MYTH: George Zimmerman disobeyed orders not to pursue Trayvon Martin
REALITY: After being told, "you don't have to do that," when Zimmerman answered that he was pursuing Martin, Zimmerman quit pursuing him. The 911 respondent asked because he could hear Zimmerman breathing heavily as he was running. After Zimmerman agrees to stop pursuit, his breath immediately returns to nomal. (Recordings are available on Wikipedia.)
MYTH: Martin was fleeing from Zimmerman when he was shot. Jesse Jackson alleged Martin was shot in the back of the head; former Governor Jeb Bush characterized Martin as "someone who has turned their back."
REALITY: Martin was on top of Zimmerman, pummeling his head into the concrete. Witnesses confirmed this, but police didn't need to take their word. Martin had considerable amounts of his own blood on him, having received a broken nose, and multiple lacerations to the back of the head. Zimmerman's assertion that Martin came up to him is unproven, but uncontradicted.
MYTH: Are you serious? A little kid like Martin couldn't possibly have attacked and pummeled Zimmerman!
REALITY: The photos released by the family of Martin were several years old. The "little kid" was 6-foot-three, much lighter than Zimmerman, but towering over him.
MYTH: Martin should have retreated.
REALITY: That Martin had already evaded Zimmerman is made plain by Zimmerman's call to the police. So how did they end up in another encounter? Zimmerman complained that Martin attacked him. What's the alternative theory? That Zimmerman pulled his gun on a fleeing Martin? If so, how did they end up brawling? That Zimmerman was so much faster than Martin, despite being several inches shorter and much pudgier than him, that he caught up to Martin despite Martin's fleeing? More likely, Martin waited until Zimmerman was off the phone with police, and then ambushed him, as Zimmerman alleges.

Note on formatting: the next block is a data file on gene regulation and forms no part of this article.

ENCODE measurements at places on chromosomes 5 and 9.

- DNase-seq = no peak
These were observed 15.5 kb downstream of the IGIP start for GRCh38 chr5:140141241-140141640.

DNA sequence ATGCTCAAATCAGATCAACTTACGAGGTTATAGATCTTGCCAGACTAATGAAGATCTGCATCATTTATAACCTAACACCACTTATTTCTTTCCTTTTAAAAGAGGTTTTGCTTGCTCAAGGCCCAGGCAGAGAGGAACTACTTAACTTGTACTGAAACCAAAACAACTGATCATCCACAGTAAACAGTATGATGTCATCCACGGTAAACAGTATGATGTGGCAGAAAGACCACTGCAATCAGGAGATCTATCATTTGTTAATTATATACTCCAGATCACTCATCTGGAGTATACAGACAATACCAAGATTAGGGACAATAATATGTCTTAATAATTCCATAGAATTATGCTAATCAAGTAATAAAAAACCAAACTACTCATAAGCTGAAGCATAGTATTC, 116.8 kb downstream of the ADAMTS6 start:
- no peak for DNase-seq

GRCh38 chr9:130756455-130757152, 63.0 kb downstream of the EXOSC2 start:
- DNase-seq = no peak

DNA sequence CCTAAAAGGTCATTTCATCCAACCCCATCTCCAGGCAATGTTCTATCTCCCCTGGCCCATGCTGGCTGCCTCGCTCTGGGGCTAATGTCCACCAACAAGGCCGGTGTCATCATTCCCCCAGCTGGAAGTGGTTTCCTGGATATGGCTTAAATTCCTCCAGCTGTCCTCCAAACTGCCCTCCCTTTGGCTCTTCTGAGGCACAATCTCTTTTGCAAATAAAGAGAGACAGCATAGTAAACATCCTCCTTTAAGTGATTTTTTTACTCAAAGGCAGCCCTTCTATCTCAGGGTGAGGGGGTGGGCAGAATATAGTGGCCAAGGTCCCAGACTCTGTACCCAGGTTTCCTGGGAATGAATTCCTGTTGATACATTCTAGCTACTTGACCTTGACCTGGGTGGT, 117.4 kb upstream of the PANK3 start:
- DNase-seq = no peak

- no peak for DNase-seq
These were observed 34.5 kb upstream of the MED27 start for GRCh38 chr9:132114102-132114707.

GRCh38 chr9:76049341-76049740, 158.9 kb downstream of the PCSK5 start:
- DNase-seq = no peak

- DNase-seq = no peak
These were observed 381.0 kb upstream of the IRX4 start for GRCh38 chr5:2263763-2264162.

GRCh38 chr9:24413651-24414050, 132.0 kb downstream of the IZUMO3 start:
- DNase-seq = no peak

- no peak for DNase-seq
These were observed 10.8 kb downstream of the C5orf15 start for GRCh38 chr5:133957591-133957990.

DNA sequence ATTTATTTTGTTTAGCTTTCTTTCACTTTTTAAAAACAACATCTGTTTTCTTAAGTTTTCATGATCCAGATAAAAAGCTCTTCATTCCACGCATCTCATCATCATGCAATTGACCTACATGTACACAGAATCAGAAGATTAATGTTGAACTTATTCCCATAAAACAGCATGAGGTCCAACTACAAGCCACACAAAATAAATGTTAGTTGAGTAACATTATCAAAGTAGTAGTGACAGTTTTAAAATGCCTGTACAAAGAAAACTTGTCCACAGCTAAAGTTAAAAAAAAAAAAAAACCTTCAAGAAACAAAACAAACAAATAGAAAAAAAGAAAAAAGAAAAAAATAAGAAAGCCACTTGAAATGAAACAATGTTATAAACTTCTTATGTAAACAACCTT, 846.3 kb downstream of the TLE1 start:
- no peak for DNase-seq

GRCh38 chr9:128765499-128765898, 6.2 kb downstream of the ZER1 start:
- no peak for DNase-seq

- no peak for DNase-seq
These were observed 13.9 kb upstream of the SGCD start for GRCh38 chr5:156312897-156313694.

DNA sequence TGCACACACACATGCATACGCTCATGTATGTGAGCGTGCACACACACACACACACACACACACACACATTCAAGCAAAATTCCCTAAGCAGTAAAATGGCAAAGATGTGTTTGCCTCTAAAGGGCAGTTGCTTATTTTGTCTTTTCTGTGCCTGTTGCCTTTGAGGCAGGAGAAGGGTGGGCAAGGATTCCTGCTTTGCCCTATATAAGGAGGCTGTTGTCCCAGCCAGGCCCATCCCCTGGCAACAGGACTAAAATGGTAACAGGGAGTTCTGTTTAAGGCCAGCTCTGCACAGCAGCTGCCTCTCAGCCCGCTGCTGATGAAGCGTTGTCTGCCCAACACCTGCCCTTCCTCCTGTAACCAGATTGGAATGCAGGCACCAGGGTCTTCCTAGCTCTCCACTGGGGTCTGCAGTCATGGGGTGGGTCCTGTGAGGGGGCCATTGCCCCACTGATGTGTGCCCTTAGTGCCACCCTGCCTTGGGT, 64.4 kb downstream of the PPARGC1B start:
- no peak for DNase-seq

MYTH: No matter what, Zimmerman didn't need to kill Martin.
REALITY: Zimmerman's head was being smashed on the concrete. He's probably somewhat lucky he's not a drooling vegetable. Even so, Zimmerman claims the gun came out because Martin had tried to take it from him. This is consistent with the state of the gun as it was found: The chamber was empty, despite the gun being fully loaded, apart from the one round which killed Martin. This suggests that something prevented the bullet from being replaced in the chamber, as would likely have happen if Martin had been grabbing the barrel.
MYTH: Martin was just an innocent kid, who had never been in trouble.
REALITY: Martin had received a lengthy suspension from school; he was a likely drug dealer. Martin certainly didn't deserve to be killed for criminality. But he was suspended when the school found him with an empty baggie containing traces of marijuana. The fact that he was not high actually hurts his case, since it means that the marijuana was likely dealt to someone, rather than having been for personal use.
MYTH: Zimmerman was simply a racist, Republican, tea-party white supremacist with no reason to confront Martin.
REALITY: Zimmerman, an Hispanic registered Democrat, son of Virginia judge, and trained in law enforcement, was patrolling the area due to a rash of thefts. Martin was seen shortly after dark, on a warm night, wearing a darkly colored, hooded sweatshirt, not the "angel white" hoodie that's been in the press. He did not confront Martin, but did attempt to approach Martin, before Martin, at first, ran away.
MYTH: This would never have happened, if not for Florida's gun rights.
REALITY: If Zimmerman had been unarmed, maybe he would never have been so bold as to attract Martin's ire, but maybe he would have ended up dead, as that tends to happen when your head slams into concrete too many times.
MYTH: Boy, the media blew it.REALITY: The media might not have been aware of how soundly its race-baiting narrative would be disproven, but they certainly knew Martin was no longer the little kid that he was in the photos they still use, and that Zimmerman was not the white supremacist they made him out to be. They knew that Jackson's and Bush's characterizations were false, but published them without correction. They harped on the fact that Martin was "unarmed," but made no mention of the brawl, which renders that fact senseless.